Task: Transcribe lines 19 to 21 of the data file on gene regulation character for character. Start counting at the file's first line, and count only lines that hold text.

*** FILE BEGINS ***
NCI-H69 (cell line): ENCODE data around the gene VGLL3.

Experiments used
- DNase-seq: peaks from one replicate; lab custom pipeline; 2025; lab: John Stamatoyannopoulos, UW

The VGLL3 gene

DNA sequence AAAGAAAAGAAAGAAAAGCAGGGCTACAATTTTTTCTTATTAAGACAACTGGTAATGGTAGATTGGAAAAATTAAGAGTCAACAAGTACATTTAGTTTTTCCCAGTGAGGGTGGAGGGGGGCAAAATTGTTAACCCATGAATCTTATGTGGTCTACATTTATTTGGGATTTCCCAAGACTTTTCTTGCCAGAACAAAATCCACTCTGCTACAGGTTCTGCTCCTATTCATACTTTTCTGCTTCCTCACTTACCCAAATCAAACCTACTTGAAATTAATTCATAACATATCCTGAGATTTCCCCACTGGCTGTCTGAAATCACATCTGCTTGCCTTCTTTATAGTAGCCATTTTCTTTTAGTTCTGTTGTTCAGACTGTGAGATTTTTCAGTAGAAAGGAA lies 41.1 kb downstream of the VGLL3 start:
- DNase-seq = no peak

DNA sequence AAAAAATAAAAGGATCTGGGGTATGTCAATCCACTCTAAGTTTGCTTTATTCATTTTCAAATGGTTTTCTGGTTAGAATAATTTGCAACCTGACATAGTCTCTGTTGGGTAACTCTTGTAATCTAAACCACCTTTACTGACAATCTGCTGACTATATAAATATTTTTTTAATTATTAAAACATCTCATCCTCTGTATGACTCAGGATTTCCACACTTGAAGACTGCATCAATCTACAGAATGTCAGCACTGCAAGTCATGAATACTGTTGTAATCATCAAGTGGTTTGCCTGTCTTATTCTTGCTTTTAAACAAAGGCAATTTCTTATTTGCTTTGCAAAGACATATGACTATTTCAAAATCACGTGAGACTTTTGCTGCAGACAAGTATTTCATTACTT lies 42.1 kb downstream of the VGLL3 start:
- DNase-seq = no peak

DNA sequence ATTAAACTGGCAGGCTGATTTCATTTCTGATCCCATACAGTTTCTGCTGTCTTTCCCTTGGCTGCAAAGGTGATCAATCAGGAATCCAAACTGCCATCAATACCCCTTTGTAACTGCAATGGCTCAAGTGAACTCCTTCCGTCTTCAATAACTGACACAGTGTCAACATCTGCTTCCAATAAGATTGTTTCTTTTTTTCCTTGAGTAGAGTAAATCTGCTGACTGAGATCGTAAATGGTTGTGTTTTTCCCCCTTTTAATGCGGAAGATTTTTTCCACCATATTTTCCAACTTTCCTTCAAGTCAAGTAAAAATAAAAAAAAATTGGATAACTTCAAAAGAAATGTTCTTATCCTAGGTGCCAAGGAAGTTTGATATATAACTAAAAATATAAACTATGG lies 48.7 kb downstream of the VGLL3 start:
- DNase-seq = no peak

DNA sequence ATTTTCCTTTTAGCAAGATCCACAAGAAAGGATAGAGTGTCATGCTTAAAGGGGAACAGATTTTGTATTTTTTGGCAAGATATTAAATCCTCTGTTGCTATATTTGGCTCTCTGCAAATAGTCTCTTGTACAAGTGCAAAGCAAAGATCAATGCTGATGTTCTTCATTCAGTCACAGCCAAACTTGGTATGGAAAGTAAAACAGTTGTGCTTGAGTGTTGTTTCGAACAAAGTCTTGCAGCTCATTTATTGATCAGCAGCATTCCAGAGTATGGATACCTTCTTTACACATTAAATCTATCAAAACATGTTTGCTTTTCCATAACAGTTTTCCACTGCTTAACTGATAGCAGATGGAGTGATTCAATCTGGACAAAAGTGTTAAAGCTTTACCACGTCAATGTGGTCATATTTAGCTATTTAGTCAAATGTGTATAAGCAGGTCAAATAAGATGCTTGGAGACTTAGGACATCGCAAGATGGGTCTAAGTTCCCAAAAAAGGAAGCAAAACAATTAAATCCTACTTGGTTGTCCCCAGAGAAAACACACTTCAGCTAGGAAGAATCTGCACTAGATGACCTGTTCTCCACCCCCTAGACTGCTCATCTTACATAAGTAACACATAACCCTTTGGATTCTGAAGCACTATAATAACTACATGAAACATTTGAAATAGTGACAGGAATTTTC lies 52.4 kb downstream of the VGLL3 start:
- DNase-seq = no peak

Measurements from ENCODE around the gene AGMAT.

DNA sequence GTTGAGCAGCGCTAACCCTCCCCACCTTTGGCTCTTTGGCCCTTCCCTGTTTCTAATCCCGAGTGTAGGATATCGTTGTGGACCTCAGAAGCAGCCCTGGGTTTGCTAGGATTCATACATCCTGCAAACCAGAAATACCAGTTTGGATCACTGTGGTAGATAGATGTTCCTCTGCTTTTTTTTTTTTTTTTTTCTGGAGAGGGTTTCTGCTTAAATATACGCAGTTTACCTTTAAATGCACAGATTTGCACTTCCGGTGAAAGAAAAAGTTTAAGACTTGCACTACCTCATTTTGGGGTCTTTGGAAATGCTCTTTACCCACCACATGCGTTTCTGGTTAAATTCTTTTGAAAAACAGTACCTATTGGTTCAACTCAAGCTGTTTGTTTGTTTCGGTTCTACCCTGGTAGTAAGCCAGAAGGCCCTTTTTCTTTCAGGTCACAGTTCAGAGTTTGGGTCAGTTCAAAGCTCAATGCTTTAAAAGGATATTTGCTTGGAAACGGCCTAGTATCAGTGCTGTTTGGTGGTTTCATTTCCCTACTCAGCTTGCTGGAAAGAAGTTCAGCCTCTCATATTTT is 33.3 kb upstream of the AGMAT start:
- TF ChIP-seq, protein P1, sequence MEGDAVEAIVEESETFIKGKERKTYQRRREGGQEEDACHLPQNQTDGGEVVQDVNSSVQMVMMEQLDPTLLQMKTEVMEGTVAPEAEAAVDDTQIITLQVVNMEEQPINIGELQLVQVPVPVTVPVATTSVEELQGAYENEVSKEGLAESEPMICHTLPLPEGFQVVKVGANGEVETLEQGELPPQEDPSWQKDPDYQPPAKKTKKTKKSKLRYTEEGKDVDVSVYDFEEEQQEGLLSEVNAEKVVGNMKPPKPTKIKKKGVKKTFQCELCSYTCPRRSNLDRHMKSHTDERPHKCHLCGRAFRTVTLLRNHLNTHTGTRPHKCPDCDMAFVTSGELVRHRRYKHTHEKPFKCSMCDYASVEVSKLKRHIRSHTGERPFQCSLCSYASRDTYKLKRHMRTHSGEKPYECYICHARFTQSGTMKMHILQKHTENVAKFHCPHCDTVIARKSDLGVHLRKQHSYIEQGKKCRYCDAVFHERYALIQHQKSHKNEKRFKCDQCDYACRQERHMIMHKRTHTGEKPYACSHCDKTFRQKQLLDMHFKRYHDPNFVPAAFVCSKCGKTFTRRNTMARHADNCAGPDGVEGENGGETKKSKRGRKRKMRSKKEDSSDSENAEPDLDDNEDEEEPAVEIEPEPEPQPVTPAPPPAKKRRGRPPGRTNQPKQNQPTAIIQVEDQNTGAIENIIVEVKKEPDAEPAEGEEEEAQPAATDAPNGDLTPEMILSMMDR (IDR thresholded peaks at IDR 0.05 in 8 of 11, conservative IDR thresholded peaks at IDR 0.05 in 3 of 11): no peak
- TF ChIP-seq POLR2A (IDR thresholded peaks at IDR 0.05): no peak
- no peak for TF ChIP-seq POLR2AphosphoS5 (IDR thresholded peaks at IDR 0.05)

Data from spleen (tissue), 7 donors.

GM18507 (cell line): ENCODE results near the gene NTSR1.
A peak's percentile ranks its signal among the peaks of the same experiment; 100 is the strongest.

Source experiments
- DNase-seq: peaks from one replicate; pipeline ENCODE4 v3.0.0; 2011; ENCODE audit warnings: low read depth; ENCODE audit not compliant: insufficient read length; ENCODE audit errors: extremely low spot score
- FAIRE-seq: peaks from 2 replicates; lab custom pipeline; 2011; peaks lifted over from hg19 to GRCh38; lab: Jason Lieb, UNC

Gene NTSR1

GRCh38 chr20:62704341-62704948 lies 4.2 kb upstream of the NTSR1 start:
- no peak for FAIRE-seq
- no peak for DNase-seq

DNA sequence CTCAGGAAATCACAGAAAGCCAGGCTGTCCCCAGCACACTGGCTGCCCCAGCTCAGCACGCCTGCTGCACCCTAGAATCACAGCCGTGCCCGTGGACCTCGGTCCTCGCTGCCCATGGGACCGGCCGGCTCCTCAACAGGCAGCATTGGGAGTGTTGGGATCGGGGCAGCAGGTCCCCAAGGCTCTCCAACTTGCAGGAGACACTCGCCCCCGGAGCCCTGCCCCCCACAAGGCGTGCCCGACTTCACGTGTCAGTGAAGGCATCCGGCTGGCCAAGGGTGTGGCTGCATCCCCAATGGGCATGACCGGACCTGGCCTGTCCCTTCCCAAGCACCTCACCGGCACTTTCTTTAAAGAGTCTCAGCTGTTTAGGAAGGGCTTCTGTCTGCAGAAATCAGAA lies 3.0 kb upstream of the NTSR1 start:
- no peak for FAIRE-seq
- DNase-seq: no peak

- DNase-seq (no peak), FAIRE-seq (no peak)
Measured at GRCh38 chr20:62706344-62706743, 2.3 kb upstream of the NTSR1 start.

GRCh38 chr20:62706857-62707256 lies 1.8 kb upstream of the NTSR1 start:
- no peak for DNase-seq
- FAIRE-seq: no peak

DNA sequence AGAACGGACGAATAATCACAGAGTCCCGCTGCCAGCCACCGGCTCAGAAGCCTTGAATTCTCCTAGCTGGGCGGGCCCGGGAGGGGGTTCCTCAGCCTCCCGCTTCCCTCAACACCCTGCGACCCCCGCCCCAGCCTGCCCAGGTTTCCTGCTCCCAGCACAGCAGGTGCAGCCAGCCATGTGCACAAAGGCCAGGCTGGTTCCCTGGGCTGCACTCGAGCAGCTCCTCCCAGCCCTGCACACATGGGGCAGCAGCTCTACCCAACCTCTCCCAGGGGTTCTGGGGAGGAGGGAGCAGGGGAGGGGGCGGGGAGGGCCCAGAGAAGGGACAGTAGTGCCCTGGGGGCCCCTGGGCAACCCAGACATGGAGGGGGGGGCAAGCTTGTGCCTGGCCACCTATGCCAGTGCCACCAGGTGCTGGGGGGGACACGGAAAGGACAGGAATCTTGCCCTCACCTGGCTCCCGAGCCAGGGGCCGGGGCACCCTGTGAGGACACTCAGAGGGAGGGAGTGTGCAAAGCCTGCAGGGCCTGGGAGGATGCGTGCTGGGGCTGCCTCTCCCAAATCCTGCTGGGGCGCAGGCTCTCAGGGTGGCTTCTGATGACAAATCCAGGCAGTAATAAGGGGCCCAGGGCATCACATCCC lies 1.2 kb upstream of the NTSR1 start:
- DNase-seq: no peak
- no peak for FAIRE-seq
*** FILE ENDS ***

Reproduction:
GM18507 (cell line): ENCODE results near the gene NTSR1.
A peak's percentile ranks its signal among the peaks of the same experiment; 100 is the strongest.

Source experiments